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Chapter 5


In order to use Kokkos an initialization call is required. That call is responsible for initializing internal objects and acquiring hardware resources such as threads. Typically, this call should be placed right at the start of a program. If you use both MPI and Kokkos, your program should initialize Kokkos right after calling MPI_Init. That way, if MPI sets up process binding masks, Kokkos will get that information and use it for best performance. Your program must also finalize Kokkos when done using it in order to free hardware resources.

5.0 Include Headers

All primary capabilities of Kokkos are provided by the Kokkos_Core.hpp header file. Some capabilities - specifically data structures in the containers subpackage and algorithmic capabilities in the algorithms subpackage are included via separate header files. For specific capabilities check their API reference at API-Reference

5.1 Initialization by command-line arguments

The simplest way to initialize Kokkos is by calling the following function:

Kokkos::initialize(int& argc, char* argv[]); 

Just like MPI_Init, this function interprets command-line arguments to determine the requested settings. Also like MPI_Init, it reserves the right to remove command-line arguments from the input list. This is why it takes argc by reference, rather than by value; it may change the value on output.

During initialization one or more execution spaces will be initialized and assigned to one of the following aliases.


DefaultExecutionSpace is the execution space used with policies and views where one is not explicitly specified. Primarily, Kokkos will initialize one of the heterogeneous backends (CUDA, OpenMPTarget, HIP, SYCL) as the DefaultExecutionSpace if enabled in the build configuration. In addition, Kokkos requires a DefaultHostExecutionSpace. The DefaultHostExecutionSpace is default execution space used when host operations are required. If one of the parallel host execution spaces are enabled in the build environment then Kokkos::Serial is only initialized if it is explicitly enabled in the build configuration. If a parallel host execution space is not enabled in the build configuration, then Kokkos::Serial is initialized as the DefaultHostExecutionSpace. Kokkos chooses the two spaces using the following list:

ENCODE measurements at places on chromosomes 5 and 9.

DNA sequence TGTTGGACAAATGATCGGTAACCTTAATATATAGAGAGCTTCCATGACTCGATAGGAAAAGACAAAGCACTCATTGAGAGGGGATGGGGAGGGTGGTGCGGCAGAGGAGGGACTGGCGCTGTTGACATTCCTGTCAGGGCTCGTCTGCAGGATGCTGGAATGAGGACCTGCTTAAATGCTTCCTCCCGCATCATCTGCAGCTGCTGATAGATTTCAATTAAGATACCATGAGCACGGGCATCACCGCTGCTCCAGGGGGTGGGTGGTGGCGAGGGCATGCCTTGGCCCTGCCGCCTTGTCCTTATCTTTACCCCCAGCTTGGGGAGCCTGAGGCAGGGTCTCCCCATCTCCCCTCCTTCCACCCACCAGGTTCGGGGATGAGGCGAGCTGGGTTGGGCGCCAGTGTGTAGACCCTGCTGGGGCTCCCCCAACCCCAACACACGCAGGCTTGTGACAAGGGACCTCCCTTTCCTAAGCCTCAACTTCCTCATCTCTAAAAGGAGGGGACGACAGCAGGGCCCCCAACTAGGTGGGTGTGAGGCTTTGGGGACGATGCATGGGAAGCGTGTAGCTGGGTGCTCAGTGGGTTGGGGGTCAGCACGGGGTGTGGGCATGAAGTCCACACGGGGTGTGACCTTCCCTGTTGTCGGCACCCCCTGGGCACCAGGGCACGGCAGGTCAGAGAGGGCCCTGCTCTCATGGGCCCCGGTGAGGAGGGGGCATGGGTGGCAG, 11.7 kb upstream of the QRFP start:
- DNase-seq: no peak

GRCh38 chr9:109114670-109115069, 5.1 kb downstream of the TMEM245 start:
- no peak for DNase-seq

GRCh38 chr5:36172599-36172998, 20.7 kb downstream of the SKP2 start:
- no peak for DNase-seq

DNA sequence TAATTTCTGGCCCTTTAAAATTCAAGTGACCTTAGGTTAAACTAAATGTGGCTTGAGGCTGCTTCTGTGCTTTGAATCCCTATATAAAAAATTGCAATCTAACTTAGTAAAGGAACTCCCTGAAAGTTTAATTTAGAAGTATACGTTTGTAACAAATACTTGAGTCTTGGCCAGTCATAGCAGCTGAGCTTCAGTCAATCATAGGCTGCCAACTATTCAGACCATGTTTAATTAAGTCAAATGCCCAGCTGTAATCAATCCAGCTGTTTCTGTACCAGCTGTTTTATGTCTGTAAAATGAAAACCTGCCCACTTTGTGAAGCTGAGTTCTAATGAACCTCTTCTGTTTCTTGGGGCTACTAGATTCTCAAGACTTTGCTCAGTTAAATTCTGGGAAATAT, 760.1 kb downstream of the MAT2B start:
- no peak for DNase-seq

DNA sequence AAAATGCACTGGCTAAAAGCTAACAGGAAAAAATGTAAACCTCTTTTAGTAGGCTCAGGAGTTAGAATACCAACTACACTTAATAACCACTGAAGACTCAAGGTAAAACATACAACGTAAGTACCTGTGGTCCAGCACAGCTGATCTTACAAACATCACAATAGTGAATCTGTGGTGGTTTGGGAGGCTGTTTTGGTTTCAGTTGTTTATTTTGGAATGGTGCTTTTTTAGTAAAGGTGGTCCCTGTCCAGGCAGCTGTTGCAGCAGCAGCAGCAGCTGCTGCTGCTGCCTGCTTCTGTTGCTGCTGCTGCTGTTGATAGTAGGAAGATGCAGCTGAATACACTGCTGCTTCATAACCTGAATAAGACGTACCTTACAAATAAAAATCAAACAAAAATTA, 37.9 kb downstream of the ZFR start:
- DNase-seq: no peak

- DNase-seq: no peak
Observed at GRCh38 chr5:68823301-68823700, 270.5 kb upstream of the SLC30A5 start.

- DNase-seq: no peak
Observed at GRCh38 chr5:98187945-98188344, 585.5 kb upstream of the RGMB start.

1. Kokkos::Cuda
  2. Kokkos::Experimental::OpenMPTarget
  3. Kokkos::Experimental::HIP
  4. Kokkos::Experimental::SYCL
  5. Kokkos::OpenMP
  6. Kokkos::Threads
  7. Kokkos::Experimental::HPX
  8. Kokkos::Serial

The highest execution space in the list which is enabled is Kokkos' default execution space, and the highest enabled host execution space is Kokkos' default host execution space. For example, if Kokkos::Cuda, Kokkos::OpenMP, and Kokkos::Serial are enabled, then Kokkos::Cuda is the default execution space and Kokkos::OpenMP is the default host execution space.1 In cases where the highest enabled backend is a host parallel execution space the DefaultExecutionSpace and the DefaultHostExecutionSpace will be the same.

Command-line arguments come in "prefixed" and "non-prefixed" versions. Prefixed versions start with the string --kokkos-. Kokkos::initialize will remove prefixed options from the input list, but will preserve non-prefixed options. Argument options are given with an equals (=) sign. If the same argument occurs more than once, the last one is used. Furthermore, prefixed versions of the command line arguments take precedence over the non-prefixed ones. For example, the arguments